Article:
Friday, May 17, 2019

Amver Container Ship Rescues Solo Sailor

A lone sailor in a 60-foot double-masted sailboat experienced extreme weather and was rescued by the Amver participating container ship Cap Papatele approximately 1,095 miles east of Hilo, Hawaii on Sunday, April 11, 2019.

U.S. Coast Guard officials at the Fourteenth District command center received a phone call from a friend of the sailor. The friend reported he was worried about the sailor and the sailor was experiencing extremely severe weather and wanted to be rescued from his sailboat.

The Coast Guard queried the Amver system and contacted the container ship Cap Paptele. The captain of the Singapore-flagged ship agreed to divert and assist the sailor. "Good day, we are heading towards the last known position of the sailboat," the master of the Cap Papatele emailed to rescue authorities.

The sailor reported weather conditions were worsening and he did not know if he could survive another night on the boat. He donned his safety equipment, strobe light, and a life jacket as the Cap Papatele was able to maneuver alongside and, despite 25-knot winds and waves greater than 12 feet, successfully recovered the sailor.

The Cap Papatele disembarked the survivor in Long Beach, California. The Cap Papatele enrolled in Amver on February 21, 2011.

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Thursday, May 16, 2019

Amver Bulk Carrier Saves Four

The Amver participating bulk carrier Bulk Aries rescued four people from a sailboat adrift approximately 750 miles west of Acapulco, Mexico on Sunday, April 7, 2019.

The yachtsmen claimed they had been attacked by pirates and needed assistance. Their satellite phone company contacted U.S. Coast Guard rescue authorities to report the incident. The Coast Guard then queried the Amver system and located the 656-foot bulk carrier and asked the captain if he would divert his ship to assist the sailboat.

 The Spanish sailors reported they were attacked by pirates, were low on food and water and did not have an Emergency Position Indicating Radio Beacon (EPIRB). They also reported they did not have life jackets or a life raft. The sailors were advised that the Bulk Aries agreed to divert and was on the way to rescue them.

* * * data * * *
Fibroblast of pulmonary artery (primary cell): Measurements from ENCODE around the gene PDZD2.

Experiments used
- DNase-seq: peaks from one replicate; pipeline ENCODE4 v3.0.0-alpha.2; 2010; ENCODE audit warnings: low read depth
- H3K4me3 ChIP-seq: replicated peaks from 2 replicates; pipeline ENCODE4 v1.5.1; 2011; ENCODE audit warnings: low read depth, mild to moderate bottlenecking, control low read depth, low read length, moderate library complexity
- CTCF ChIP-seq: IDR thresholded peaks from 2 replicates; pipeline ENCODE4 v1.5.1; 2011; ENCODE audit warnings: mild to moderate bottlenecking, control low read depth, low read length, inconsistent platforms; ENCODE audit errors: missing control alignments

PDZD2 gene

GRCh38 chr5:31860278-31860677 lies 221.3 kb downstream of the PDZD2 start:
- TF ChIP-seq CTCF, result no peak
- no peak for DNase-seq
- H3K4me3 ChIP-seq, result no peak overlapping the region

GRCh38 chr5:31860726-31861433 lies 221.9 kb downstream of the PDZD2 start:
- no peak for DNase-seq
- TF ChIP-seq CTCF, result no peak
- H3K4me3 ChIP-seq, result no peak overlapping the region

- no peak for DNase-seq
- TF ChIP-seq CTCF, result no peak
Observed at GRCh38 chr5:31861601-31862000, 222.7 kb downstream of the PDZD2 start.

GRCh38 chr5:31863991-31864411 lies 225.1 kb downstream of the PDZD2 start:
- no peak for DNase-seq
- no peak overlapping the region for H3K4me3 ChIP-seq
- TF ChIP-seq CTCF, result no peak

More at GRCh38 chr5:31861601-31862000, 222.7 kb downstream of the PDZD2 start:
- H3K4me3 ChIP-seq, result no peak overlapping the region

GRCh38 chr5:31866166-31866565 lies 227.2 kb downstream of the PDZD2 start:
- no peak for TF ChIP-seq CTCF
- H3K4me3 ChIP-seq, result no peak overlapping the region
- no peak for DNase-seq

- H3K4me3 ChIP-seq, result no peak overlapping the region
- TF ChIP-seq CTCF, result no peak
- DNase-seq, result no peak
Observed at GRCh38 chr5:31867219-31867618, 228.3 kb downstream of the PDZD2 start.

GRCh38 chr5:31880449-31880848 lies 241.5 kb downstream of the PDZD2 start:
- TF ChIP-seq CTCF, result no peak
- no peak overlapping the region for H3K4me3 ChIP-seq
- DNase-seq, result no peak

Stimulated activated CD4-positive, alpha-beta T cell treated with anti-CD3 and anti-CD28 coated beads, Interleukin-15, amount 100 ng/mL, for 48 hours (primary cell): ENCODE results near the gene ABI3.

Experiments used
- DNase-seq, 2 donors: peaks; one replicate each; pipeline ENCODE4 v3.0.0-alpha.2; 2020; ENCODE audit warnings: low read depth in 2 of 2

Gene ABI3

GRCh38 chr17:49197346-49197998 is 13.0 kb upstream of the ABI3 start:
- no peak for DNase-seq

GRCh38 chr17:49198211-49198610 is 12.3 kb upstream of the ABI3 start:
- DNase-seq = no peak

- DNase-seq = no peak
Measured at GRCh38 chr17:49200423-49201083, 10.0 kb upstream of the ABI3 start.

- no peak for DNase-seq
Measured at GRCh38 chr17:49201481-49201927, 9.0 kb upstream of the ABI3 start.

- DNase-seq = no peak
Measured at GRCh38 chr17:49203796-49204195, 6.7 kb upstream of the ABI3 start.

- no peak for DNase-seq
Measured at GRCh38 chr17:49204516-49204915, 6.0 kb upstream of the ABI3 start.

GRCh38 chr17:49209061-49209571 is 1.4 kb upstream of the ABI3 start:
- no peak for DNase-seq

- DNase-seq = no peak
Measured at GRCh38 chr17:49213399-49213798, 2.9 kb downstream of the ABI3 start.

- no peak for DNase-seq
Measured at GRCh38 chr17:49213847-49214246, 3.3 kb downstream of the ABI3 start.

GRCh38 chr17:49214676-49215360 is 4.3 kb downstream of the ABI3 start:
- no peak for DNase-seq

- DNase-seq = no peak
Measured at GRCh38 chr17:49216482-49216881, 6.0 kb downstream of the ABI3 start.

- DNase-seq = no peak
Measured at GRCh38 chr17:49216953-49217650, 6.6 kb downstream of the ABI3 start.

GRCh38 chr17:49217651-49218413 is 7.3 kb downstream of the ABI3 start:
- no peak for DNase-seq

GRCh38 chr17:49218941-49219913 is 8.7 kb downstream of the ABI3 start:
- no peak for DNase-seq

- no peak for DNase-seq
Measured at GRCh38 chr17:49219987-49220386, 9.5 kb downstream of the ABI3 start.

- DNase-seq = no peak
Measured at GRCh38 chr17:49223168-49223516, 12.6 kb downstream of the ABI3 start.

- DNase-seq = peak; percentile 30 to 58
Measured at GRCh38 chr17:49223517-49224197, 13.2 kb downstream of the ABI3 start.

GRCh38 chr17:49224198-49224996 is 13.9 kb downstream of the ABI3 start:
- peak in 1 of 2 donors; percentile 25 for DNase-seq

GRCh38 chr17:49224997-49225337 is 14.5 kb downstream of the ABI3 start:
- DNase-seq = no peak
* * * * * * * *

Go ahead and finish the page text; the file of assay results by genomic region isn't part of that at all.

The Bulk Aries arrived at the last known location of the sailboat and began making radio call outs and searching for the boat. The crew of the Singapore flagged ship was able to locate the boat and safely embark the four survivors. The yachtsmen were uninjured.

The Bulk Aries disembarked the survivors at their port call in Peru. The Bulk Aries enrolled in Amver on August 18, 2016.

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Wednesday, May 15, 2019

Welcome Wednesday!

It's that time of the week. Time to take a look at who joined Amver. Have you considered joining? These ships are setting the example and ensuring no call for help goes unanswered. Will you join them?

  • YU KUN
Photo credit: Fotolia

Wednesday, May 8, 2019

Welcome Wednesday!

Four more ships have joined the ranks of the more than 20,000 ships that volunteer to save lives at sea. Why would any shipping company want the extra burden of participating in Amver? For starters, the administrative burden of enrolling is small.

It takes less than 5 minutes to enroll a ship. Second, position reports can be sent automatically from several commercial providers such as Pole Star or Transas. Finally, if you have to send manual reports those are only a few lines of an email.

Your ship won't be unnecessarily diverted for an emergency. The benefit is you may end of saving a life. So please, consider joining Amver and help us welcome the latest members is the Amver safety network.

Photo credit: Fotolia